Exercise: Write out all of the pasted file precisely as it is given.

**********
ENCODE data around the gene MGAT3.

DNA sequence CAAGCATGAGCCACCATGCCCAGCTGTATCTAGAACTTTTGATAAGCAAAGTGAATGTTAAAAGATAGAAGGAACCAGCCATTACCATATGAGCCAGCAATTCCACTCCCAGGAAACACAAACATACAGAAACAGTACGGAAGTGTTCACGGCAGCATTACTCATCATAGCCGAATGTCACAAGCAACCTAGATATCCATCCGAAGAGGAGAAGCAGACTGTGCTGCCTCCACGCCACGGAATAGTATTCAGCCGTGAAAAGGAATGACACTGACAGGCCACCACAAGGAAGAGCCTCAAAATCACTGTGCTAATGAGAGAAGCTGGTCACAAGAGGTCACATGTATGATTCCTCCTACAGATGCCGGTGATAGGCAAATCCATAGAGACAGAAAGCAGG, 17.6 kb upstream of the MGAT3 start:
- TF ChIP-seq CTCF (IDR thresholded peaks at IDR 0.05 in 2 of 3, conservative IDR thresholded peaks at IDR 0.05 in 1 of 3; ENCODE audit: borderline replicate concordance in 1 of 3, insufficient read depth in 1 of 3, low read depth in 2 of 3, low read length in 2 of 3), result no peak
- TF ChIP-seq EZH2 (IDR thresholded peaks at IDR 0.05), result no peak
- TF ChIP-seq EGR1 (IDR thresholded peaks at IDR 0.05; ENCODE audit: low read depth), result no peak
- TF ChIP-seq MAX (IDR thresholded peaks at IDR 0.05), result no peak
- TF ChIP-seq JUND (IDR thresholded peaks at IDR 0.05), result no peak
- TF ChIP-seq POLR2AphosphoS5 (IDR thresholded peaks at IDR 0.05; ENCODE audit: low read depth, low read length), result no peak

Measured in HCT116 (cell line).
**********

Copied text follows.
ENCODE data around the gene MGAT3.

DNA sequence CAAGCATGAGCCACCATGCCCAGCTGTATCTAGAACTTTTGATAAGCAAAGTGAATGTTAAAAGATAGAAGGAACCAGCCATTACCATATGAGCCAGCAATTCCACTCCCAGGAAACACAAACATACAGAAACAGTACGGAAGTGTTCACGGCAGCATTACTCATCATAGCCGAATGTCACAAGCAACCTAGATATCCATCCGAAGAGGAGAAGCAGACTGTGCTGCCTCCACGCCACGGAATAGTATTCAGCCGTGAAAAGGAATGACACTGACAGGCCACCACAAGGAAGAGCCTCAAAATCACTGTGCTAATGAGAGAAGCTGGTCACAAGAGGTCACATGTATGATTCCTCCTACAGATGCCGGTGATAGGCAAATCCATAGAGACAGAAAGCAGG, 17.6 kb upstream of the MGAT3 start:
- TF ChIP-seq CTCF (IDR thresholded peaks at IDR 0.05 in 2 of 3, conservative IDR thresholded peaks at IDR 0.05 in 1 of 3; ENCODE audit: borderline replicate concordance in 1 of 3, insufficient read depth in 1 of 3, low read depth in 2 of 3, low read length in 2 of 3), result no peak
- TF ChIP-seq EZH2 (IDR thresholded peaks at IDR 0.05), result no peak
- TF ChIP-seq EGR1 (IDR thresholded peaks at IDR 0.05; ENCODE audit: low read depth), result no peak
- TF ChIP-seq MAX (IDR thresholded peaks at IDR 0.05), result no peak
- TF ChIP-seq JUND (IDR thresholded peaks at IDR 0.05), result no peak
- TF ChIP-seq POLR2AphosphoS5 (IDR thresholded peaks at IDR 0.05; ENCODE audit: low read depth, low read length), result no peak

Measured in HCT116 (cell line).